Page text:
WASHINGTON — 21st Century Fox has regulatory troubles with its proposed purchase of European program distributor Sky, but was still sounding confident a deal would get done.
European media regulators were not sounding a similar note in tentatively concluding the merger is not in the public interest, saying it would give the company too much control over U.K. news across all platforms — TV, radio and online. But it did offer possible fixes.
“While there are a range of other news outlets serving U.K. audiences, the [Competition and Markets Authority] has provisionally found that they would not be sufficient to moderate or mitigate the increased influence of the [Murdoch Family Trust] if the deal went ahead,” the regulator said.
In December 2016, 21st Century Fox agreed to pay $14.8 billion for the balance of the pay TV service it did not already own. Sky has 22 million subscribers in five countries — Italy, Germany, Austria, the U.K. and Ireland.
That was the provisional conclusion of U.K. communications regulator Ofcom’s Competition and Markets Authority, which has been looking at that issue as part of its six-month review of the proposed deal. It said the MFT, which controls both 21st Century Fox and News Corp., would have too much influence “over public opinion and the political agenda.”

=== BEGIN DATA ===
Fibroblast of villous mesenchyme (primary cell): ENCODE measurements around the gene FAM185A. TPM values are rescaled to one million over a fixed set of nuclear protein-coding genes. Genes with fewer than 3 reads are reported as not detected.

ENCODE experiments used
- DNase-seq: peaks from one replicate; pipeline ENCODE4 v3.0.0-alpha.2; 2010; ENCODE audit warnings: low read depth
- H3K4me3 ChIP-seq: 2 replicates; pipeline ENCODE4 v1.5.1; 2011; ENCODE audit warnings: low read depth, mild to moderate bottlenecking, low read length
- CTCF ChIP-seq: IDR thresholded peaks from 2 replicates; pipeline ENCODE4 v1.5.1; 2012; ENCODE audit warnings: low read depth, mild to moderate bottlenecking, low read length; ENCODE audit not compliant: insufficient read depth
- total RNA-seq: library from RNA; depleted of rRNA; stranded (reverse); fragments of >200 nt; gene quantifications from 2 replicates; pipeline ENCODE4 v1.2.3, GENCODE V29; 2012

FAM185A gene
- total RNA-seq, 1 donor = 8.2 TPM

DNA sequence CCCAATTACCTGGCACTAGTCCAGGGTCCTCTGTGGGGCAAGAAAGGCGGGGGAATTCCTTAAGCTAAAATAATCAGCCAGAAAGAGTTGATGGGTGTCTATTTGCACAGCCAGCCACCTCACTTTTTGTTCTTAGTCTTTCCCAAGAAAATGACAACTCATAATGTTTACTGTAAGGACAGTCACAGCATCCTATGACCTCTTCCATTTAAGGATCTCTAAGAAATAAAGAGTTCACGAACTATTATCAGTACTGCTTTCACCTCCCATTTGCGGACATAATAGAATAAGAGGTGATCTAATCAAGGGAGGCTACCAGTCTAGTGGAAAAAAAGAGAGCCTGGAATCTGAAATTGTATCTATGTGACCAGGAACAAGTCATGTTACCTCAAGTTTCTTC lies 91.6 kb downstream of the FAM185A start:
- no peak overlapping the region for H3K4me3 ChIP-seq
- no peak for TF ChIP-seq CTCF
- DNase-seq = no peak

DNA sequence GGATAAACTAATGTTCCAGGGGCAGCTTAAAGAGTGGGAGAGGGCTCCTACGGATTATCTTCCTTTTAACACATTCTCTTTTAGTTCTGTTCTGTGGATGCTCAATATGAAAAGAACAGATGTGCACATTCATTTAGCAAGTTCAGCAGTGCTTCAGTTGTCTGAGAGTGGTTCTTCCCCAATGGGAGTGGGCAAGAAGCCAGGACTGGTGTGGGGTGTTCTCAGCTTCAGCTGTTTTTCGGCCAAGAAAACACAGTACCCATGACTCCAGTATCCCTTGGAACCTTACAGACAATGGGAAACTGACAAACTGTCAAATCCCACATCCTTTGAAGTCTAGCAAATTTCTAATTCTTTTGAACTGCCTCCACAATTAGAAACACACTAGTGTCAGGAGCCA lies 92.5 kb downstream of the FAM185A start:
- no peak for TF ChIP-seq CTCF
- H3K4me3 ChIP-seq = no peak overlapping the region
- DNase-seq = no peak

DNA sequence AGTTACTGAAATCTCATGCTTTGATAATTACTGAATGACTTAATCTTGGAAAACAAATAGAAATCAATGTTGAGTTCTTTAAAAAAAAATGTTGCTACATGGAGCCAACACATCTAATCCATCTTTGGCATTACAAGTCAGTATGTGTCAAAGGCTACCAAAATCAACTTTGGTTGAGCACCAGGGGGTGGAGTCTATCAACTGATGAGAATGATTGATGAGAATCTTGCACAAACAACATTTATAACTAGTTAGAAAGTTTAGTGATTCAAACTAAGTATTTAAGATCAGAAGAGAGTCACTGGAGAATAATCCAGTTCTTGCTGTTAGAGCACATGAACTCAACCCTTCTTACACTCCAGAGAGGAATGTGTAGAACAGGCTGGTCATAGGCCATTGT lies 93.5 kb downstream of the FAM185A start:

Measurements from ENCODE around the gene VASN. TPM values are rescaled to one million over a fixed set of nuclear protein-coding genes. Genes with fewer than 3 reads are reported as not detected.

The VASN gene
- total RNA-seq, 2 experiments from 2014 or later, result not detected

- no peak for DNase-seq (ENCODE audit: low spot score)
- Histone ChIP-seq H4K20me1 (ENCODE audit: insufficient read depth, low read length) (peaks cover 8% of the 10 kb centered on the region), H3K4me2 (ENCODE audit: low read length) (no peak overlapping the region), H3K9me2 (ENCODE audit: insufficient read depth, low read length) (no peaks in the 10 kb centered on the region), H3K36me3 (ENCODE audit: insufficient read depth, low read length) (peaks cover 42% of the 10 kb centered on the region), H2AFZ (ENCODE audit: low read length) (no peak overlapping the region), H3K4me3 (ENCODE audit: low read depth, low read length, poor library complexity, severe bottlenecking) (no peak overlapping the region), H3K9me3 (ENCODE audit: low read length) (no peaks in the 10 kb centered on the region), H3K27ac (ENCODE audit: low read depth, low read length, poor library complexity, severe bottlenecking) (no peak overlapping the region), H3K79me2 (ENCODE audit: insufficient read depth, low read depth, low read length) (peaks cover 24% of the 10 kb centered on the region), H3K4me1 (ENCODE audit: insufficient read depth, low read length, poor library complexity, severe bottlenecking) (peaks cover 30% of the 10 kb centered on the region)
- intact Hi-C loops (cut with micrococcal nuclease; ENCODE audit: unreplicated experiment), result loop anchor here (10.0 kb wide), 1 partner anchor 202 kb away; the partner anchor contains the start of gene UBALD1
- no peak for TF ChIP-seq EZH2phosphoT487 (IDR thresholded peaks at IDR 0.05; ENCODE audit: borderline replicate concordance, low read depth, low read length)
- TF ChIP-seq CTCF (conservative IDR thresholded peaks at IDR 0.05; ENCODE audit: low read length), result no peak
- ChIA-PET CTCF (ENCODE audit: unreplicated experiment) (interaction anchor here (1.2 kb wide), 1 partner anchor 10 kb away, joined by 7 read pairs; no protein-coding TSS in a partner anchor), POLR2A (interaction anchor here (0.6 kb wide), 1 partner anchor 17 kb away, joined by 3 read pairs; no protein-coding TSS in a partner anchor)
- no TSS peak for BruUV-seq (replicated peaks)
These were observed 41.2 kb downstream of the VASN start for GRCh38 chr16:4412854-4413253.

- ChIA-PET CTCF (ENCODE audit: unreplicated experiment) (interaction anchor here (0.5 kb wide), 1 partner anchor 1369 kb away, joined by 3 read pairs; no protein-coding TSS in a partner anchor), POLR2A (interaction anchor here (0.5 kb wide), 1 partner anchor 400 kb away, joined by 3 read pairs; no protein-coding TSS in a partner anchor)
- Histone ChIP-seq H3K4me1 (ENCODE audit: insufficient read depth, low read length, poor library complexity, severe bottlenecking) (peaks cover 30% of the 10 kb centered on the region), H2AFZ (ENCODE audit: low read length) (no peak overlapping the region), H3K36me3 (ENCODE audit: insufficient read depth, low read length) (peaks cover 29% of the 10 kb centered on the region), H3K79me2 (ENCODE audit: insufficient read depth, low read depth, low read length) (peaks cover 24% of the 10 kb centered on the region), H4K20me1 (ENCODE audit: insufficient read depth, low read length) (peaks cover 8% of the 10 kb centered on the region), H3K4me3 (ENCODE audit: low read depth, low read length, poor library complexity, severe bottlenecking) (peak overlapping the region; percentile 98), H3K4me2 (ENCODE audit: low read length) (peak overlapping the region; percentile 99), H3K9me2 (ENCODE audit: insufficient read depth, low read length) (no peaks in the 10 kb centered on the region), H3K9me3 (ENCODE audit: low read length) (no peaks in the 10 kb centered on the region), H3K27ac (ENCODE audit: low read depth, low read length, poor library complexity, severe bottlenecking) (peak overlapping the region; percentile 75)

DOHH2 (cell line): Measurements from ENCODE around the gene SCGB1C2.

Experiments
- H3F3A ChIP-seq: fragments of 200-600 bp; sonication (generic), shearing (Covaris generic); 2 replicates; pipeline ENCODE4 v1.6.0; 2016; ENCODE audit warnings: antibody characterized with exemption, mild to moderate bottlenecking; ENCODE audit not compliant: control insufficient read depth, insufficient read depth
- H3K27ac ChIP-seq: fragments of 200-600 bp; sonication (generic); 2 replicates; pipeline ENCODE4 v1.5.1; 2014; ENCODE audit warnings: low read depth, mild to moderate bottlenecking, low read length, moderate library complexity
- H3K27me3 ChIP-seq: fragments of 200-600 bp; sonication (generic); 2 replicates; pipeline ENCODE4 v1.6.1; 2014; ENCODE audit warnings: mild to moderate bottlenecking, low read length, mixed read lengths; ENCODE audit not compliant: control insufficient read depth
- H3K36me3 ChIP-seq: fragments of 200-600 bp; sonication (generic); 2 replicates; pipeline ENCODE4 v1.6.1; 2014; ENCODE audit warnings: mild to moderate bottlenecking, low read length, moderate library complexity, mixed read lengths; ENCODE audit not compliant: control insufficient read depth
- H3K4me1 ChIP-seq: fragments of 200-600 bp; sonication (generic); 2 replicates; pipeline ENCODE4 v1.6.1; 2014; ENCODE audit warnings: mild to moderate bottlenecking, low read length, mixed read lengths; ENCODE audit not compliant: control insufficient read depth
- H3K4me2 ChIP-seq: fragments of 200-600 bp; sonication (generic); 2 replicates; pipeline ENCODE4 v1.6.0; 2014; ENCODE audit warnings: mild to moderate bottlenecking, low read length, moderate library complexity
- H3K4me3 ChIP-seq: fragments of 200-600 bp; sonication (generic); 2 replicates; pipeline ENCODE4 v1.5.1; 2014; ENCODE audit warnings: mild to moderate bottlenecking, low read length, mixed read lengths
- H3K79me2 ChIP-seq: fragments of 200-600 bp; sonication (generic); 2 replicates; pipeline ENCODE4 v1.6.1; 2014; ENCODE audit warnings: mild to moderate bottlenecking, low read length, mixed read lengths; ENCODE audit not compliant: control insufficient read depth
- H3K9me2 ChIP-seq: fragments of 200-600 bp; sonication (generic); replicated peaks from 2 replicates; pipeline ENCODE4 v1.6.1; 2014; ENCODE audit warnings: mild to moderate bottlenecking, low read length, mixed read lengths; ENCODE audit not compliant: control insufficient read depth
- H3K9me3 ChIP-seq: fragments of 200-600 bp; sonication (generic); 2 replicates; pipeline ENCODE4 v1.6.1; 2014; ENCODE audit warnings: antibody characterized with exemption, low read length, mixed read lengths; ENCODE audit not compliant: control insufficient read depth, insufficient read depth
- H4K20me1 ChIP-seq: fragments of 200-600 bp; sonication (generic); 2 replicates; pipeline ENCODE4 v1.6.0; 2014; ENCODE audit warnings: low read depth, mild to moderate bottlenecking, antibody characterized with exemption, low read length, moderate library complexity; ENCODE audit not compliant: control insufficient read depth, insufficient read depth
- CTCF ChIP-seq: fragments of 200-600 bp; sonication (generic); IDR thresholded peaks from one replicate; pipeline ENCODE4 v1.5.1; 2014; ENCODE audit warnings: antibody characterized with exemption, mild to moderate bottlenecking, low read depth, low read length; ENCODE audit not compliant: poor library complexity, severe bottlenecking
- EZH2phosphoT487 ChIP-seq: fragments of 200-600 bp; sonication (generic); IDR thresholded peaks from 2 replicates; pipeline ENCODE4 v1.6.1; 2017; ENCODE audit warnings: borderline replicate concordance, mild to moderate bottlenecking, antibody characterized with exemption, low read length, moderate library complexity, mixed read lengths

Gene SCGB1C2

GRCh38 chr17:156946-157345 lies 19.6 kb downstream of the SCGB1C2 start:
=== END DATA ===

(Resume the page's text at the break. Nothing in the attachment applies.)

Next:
Although the deal got a clean bill of health from the European Commission in April, the CMA is conducting a full review of the deal after the U.K. Secretary of State for Digital, Culture, Media and Sport, Karen Bradley, said the deal might not be in the public interest.
But the CMA conclusion is only tentative. Fox has until May to either make its case or adjust the deal.
The CMA did add that there were no broadcast issues with content, which Fox was playing up in its response to the tentative ruling.
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